Erin Vallier (17:32): 

I want to talk about the solution here cuz you’ve been speaking out a lot about how change needs to happen on multiple levels, on the individual level, on the team level and the organizational level. Tell me how this looks like in practice. 

Lourdes Wiley (17:49): 

Well, I hate to disappoint, but I’m not here with the magic answers cuz I don’t have ’em. , the surgeon general doesn’t have ’em at National Academy of Medicine. sadly doesn’t have ’em. But here’s, here’s what I will tell you, Erin. I described this, this analogy of the system as a patient, right? That I saw declining and I’m describing my experience over 20 something years. So we have to be realistic and we, we have to understand that we’re not gonna fix this problem quickly, instantaneously, because we didn’t get here overnight. So, but the, the short term, you know what, what, what I believe and all of the, what I’ve been researching in this last year backs that up. We need a culture shift. We need to recreate the culture and that’s where those three levels come in. Because as individuals, as teams and as organizations. So even though we’re talking and like you said, this sounds really gloomy and ominous and impossible. Every single one of us actually everybody, even patients, it’s not even just us in the system. Cause as we mentioned, everybody’s gonna be a patient. Everybody needs healthcare. We need a complete paradigm shift and a complete culture shift. Because what we are experiencing and living in right now simply is not, is not working.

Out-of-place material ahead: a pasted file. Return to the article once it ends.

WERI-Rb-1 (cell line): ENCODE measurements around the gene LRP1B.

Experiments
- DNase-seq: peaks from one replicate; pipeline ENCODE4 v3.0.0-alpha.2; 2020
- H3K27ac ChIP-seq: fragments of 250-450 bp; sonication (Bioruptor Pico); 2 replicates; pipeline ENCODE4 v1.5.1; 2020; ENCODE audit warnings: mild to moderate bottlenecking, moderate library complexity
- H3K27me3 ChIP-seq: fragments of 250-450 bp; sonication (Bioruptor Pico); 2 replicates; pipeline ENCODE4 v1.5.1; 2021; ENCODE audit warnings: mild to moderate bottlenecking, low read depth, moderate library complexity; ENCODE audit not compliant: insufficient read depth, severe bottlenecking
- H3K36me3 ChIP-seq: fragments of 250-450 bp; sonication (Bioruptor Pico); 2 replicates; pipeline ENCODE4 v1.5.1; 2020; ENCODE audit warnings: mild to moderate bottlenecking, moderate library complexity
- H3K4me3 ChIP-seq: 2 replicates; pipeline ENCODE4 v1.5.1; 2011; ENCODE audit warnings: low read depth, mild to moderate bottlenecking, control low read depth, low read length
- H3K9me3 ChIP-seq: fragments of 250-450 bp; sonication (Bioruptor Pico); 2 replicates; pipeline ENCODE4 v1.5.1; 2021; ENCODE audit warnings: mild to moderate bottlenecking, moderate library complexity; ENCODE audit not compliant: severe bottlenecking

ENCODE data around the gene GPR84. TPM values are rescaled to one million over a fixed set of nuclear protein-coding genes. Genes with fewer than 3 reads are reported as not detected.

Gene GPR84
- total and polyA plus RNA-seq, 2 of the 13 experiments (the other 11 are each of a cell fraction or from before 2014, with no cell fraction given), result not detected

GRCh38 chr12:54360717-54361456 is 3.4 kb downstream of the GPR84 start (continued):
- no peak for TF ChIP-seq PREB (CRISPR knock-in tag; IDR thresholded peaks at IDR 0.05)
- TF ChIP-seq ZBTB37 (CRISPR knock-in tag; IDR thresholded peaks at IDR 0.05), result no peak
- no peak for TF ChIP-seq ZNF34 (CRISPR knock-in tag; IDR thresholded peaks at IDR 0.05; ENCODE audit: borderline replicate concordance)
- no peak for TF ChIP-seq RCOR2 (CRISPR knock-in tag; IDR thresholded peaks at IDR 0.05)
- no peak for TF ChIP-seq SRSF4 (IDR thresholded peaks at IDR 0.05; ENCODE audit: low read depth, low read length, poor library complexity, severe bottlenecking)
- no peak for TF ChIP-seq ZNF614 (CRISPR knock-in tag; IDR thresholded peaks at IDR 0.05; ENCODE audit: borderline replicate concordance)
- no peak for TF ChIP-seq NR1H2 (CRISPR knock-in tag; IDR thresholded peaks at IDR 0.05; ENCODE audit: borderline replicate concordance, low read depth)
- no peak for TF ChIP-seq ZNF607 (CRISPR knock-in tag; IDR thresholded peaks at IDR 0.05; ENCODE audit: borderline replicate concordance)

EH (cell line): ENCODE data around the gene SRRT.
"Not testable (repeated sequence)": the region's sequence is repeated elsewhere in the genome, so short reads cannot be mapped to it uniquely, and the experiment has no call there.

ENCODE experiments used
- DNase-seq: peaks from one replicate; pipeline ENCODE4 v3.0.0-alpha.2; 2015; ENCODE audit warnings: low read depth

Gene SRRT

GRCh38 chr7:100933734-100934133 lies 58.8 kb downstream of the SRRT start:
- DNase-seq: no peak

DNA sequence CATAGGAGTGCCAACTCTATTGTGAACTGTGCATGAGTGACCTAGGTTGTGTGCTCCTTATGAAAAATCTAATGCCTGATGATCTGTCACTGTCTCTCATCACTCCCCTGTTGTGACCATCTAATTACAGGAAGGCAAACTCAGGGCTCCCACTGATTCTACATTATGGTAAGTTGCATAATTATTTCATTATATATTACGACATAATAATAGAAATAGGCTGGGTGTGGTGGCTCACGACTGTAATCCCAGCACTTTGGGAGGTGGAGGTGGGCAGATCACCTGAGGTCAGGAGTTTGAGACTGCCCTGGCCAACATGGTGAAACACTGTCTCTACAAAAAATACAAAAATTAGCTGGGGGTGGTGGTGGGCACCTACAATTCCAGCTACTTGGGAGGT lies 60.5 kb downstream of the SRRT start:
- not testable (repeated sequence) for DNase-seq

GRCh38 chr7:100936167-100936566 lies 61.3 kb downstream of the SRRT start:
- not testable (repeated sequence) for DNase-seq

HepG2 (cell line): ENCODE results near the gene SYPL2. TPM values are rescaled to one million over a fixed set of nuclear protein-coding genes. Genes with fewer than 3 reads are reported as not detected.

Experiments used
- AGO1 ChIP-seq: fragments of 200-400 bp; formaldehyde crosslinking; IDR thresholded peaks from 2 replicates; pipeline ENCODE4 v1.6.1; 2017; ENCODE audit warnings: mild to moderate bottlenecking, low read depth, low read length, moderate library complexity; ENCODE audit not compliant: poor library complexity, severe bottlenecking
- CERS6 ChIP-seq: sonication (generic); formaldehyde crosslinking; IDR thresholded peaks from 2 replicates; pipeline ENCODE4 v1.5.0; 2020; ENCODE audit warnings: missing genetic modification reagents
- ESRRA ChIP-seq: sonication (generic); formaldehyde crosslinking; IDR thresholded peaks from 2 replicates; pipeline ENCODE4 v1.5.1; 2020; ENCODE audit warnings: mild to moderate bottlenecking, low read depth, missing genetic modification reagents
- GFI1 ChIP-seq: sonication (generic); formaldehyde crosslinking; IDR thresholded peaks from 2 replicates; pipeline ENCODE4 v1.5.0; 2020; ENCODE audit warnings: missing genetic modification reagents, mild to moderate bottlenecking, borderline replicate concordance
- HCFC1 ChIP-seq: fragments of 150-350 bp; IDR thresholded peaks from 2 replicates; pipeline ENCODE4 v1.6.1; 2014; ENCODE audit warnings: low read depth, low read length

Erin Vallier (19:01): 

Mm-Hmm . So what do you think are a few actionable items for the listeners to consider implementing? 

Lourdes Wiley (19:10):